possible that different levels of identical factors (interactions)
operate for Blacks and Whites.
Dientsbier (1970) found that the evaluations received by Black
and White stimulus persons on the basis of bogus personal data profiles
were not identical across levels of the social desirability of the pro
files. Blacks with socially desirable characteristics were evaluated
more positively and liked more than Whites with identical socially
desirable characteristics. Blacks with socially undesirable charac
teristics were liked less than Whites with socially undesirable charac
teristics. Evaluations of Black stimulus persons by White subjects
tended to be exaggerated or polarized. Subjects saw positive trait
Blacks as being very good and negative trait Blacks as being very bad,
while White stimulus persons with similar traits received moderate
ratings. This finding may explain in part why it is often assumed that
a Black offender facing an all-White jury is more likely to receive a
harsh sentence than a White offender accused of the same crime. Assuming
that being an accused criminal is a socially undesirable characteristic,
it follows that a Black offender might be viewed more negatively by
White jurors (perhaps because of fear, perceived threat, etc.,) than a
White offender.


69
18.
19.
20.
21.
22.
23.
24.
25.
26.
27.
28.
29.
30.
Case ID#
has family members who can help him/her avoid further 1 2 3
involvement in illegal activities.
poses a general threat to society. 1 2 3
is a considerably intelligent person. 1 2 3
has a negative self-concept. 1 2 3
is a hostile person. 1 2 3
will likely become involved in some other type of 123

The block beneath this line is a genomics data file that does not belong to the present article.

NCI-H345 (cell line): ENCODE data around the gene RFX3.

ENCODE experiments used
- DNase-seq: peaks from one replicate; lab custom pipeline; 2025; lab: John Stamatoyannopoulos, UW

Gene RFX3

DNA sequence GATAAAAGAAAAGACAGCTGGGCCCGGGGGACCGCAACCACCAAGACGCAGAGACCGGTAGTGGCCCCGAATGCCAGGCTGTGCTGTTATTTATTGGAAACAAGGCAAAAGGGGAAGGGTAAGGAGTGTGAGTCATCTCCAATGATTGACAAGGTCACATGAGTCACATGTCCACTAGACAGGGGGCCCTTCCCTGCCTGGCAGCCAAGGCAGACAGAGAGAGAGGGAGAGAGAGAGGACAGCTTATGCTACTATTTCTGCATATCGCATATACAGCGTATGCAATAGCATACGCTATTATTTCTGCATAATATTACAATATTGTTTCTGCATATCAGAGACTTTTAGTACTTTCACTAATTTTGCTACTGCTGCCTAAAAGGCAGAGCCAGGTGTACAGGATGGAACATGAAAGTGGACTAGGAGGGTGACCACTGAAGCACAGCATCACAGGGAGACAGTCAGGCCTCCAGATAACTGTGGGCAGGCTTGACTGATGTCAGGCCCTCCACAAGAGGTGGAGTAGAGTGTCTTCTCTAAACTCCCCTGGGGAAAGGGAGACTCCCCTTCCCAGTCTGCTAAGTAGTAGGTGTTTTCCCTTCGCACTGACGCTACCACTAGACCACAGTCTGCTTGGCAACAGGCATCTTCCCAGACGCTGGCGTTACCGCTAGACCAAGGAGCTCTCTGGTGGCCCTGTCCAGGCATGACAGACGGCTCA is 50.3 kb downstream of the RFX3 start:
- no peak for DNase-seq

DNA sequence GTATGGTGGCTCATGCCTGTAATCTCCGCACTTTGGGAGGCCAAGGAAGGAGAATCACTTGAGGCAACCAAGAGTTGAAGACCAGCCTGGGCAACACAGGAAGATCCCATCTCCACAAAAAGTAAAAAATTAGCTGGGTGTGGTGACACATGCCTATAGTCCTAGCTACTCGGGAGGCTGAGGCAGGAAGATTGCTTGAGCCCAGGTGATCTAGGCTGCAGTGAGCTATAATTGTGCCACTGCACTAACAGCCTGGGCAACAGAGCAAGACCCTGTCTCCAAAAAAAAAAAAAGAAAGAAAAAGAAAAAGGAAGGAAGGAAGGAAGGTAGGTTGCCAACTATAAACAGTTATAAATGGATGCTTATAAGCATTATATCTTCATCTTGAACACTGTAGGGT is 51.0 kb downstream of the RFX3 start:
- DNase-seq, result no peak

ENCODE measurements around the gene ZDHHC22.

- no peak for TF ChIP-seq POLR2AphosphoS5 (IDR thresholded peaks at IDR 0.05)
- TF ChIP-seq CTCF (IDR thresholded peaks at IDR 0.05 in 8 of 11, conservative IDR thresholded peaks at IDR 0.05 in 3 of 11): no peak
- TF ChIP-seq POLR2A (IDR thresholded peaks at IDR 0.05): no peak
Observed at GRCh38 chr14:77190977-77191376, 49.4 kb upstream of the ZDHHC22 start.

illegal activity at some point.
is a responsible person. 1 2 3
needs to serve time in a correctional facility in 123
order to be deterred from further illegal activity.
can be steered away from crime through witnessing ~ 1 2 3
tine trial process and may therefore not be in need of
imprisonment. ... v
is now able to earn a living through legal means. 1 2 3
lacks the skills to earn a living through legal means. 1 2 3
would be hurt more than helped by Imprisonment. 1 2 3
committed the charged act under coercion (force or 123
persuasion) by others.
4 5
4 5
4 5
4 5
4 5
4 5
4 5
4 5
4 5
4 5
4 5
4 5
4 5


23
evaluation and sentencing. They were told that the chief concern of the
researcher was whether untrained college students could make evaluations
and sentencing reco miren da tions that were as discerning and as valid as
those made by the extensively trained persons. The complete Experimenter
Script is given in Appendix A.
After responding to questions subjects may have had about the
task, the experimenter handed each subject a sealed packet containing
the crime report (with photograph attached), and the rating scales.
Each subject was seated in a private booth with a curtain.
Following completion of the ratings, the Post-Session Questionnaire
and personal data sheet were administered. Upon completion of these,
subjects were again seated together and debriefed by the experimenter.
Any remaining questions were answered, and subjects were dismissed.


20
one stimulus person with one SES X Achievement combination. Each packet
was distributed an equal number of times across male and females by
each experimenter.
Content of the stimulus packets. Photographs were attached to a
bogus crime report sheet. This sheet provided false personal informa
tion (height, weight, age) about the stimulus person (offender), the
crime with which the individual was charged (cocaine trafficking in
each case), parental occupations, hobbies and pasttime activities, and
college grade-point average. A sample crime report is given in Appendix
B.
Rating materials used in the present study included (1) a 30-item
Offender Disposition Rating scale on which subjects indicated their
beliefs about the offender's disposition. The items were composed on
the basis of research on the variables that purportedly influence
judicial sentencing decisions. As reviewed in the introduction, Hemphill
(1978) lists these variables as (1) type of crime, (2) offender's pre
vious offenses, (3) offender's age, (4) family connections and perceived